Most of the turtles we see are very thin, but sometimes they can be extremely underweight as in #28 above. You can see in this photo how sunken his plastron is. This turtle has also been swimming in the large tank for several days now with no interest in food. We are spending significant amounts of time with him in order to get him to eat. We are supplementing him with fluids and injectable vitamins, but if we don't have success soon, we may have to start tube feeding. We are hoping we'll have some luck to avoid this invasive technique, but it may be necessary to get him on track.  

We also have to start saying goodbye to some turtles to make room for more incoming strandings. I mentioned our 3 flippered loggerhead sea turtle in my last post, but unfortunately we will have to say our goodbyes. The loggerhead (#23) has been doing great this past week.  He swims well in his tank, eats great, and his injury is progressing well. But a large turtle like this takes up a lot of space in our tanks, so we will be seeing him off to a new home today.  

Above, #23, our first loggerhead of the season, gets an exit exam.  He will be heading to the National Aquarium in Baltimore this week, where he will continue his rehabilitation and hopeful release.  

Do you remember Laura's guest post on the turtle she found in Dennis? Above is a photo by Laura from her rescue.  

#31 is the turtle Laura found.  I wanted to update you that he is doing great so far. He was very active when he came in and actually not very cold. He started eating the first time he was offered which is a great sign.  

And more turtles are still coming in! We are up to almost 30 turtles in our hospital now, including this turtle above. This is a green sea turtle and we got two of this species just on Saturday. We'll tell you more about these green turtles, additional happenings of the season, and some special cases that we have been seeing in posts to come.  



Guest Blog: A Thankful Moment

This is a guest post from Aquarium staffer Laura Dill. Laura works in the Development office and helps to raise money to support Aquarium programs, like the Marine Animal Rescue Program. Last fall, she expanded her mission to help marine animals to include her off-time! (Learn more about those efforts here, here and here.) Follow along below as she returns to the beaches of Cape Cod to search for cold-stunned sea turtles.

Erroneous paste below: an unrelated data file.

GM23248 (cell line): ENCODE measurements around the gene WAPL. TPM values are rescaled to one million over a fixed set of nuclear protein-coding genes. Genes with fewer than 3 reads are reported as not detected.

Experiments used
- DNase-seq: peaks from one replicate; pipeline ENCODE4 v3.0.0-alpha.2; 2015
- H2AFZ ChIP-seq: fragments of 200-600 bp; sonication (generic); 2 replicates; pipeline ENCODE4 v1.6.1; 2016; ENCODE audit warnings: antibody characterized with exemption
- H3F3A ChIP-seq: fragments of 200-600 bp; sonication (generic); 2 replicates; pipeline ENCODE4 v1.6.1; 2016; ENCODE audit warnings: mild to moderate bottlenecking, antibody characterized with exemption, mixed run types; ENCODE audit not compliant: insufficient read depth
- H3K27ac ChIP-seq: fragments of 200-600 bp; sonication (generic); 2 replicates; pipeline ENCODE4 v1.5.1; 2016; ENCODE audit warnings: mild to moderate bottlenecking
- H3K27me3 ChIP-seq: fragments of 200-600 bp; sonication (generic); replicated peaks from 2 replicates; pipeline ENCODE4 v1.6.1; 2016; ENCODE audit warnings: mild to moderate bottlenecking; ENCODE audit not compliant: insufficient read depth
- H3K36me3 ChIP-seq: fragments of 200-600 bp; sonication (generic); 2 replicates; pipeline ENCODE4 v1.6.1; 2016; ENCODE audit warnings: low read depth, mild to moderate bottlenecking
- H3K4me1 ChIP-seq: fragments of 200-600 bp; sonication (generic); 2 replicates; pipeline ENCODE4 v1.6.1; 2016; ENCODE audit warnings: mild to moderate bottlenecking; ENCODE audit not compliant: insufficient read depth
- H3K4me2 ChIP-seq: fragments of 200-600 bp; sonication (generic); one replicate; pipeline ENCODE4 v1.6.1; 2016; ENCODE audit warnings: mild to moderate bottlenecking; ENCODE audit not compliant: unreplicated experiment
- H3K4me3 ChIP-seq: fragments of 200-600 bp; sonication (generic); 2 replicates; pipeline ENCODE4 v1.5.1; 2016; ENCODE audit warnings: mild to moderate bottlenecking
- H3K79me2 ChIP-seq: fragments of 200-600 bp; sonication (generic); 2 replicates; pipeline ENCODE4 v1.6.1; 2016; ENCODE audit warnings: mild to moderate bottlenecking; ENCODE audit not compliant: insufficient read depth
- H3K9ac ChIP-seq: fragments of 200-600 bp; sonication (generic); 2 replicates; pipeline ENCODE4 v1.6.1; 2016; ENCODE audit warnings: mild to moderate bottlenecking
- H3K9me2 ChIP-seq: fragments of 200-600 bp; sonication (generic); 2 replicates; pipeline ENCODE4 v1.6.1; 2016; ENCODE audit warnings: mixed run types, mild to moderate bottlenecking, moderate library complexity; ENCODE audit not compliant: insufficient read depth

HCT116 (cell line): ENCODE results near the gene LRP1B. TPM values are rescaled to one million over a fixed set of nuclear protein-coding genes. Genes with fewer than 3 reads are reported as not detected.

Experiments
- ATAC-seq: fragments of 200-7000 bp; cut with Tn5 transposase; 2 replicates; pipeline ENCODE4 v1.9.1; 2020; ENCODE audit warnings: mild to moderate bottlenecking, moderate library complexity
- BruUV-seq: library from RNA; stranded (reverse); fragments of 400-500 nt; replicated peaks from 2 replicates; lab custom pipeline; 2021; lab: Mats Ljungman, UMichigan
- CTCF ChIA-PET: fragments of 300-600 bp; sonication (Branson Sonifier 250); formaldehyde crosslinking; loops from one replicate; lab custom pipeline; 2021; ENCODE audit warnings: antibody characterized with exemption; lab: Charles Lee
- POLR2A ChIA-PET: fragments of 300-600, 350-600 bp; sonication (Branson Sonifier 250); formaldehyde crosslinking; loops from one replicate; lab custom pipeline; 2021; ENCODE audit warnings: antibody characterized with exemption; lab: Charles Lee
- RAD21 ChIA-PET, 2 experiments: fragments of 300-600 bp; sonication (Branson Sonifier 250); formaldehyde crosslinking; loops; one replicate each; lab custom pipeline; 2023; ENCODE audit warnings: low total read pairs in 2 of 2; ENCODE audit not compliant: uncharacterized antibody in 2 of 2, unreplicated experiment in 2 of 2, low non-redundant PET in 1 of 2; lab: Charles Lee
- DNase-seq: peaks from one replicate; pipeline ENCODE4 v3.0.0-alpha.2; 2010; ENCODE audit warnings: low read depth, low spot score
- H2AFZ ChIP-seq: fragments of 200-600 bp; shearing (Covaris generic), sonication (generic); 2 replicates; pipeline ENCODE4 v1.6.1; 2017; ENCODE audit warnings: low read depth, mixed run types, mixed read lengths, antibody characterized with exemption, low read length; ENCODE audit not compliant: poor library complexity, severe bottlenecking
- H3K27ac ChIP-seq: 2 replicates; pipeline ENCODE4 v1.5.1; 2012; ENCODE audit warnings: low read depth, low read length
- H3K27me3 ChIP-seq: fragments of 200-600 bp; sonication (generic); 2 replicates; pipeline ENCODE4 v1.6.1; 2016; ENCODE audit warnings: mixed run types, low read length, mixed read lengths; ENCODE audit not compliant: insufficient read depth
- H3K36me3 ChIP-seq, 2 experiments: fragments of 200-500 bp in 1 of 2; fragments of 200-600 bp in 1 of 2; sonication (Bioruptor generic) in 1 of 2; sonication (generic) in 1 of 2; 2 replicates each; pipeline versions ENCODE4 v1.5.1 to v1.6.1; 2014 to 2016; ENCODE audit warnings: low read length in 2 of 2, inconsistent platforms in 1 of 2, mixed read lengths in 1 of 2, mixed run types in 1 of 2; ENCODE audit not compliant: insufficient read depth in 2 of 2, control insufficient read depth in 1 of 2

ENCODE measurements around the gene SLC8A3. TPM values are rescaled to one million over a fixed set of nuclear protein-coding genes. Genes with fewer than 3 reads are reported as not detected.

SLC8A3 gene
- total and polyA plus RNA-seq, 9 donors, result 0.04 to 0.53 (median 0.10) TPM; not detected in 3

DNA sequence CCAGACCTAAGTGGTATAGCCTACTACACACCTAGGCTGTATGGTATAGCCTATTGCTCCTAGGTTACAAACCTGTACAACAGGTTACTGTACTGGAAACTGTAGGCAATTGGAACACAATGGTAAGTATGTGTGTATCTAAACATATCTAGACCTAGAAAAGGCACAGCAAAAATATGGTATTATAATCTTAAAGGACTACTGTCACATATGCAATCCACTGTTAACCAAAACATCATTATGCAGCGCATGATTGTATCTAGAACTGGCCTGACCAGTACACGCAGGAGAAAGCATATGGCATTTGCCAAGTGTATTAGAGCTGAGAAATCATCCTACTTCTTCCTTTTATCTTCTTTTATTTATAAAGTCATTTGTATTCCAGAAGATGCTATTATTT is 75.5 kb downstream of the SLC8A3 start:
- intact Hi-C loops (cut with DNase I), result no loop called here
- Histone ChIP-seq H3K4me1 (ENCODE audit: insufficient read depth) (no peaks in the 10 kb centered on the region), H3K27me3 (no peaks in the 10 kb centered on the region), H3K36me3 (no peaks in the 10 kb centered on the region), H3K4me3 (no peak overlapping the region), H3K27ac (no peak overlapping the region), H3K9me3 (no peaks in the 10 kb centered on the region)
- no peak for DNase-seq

One of my favorite times of the year is when the leaves start falling and the calendar turns to November. Not only to have turkey, stuffing and pumpkin pie but to spend time walking through bitter winds on the beaches of the Cape in search of stranded sea turtles.

Laura arrives at Mass. Audubon in Wellfleet. This is where rescued cold-stunned turtles get their intake exams.

Last Saturday day morning, I woke up to a warm sunny day in Brewster which is usually a sign that sea turtles will not strand. They need a combo of strong wind and wave current to catapult them on to the beach (like the nor'easter that hit soon after Sandy). The best time to walk the beach is about an hour after high tide so with high tide at 7:40am, I prepared breakfast and afterwards my sister (Elizabeth), brother-in-law (Chris) and I started putting on our rescue sea turtle gear. We never know how the ocean will welcome us to the beach so layers are the best defense. We put on the long underwear, boots, mittens and hats.

High tide line on Mayflower Beach in Dennis, a hawk scavenges for food

On this occasion we were assigned to a beach in Dennis from Mass Audubon in Wellfleet. It was a very rocky beach and at some points we were scaling rocks so the ocean wouldn’t get our feet too wet and cold. I thought with so many rocks finding a sea turtle could prove to be very difficult but we were determined. At the very end of our beach was a huge open area where a ton of seaweed and debris washed up. I saw a hawk eating something and ran up to it to see if it might be a turtle. The hawk had no desire to stop munching on his morning snack and luckily the snack was a bird that washed up. I walked the rest of the area where much of the seaweed washed up and then I saw it, a beautiful sea turtle.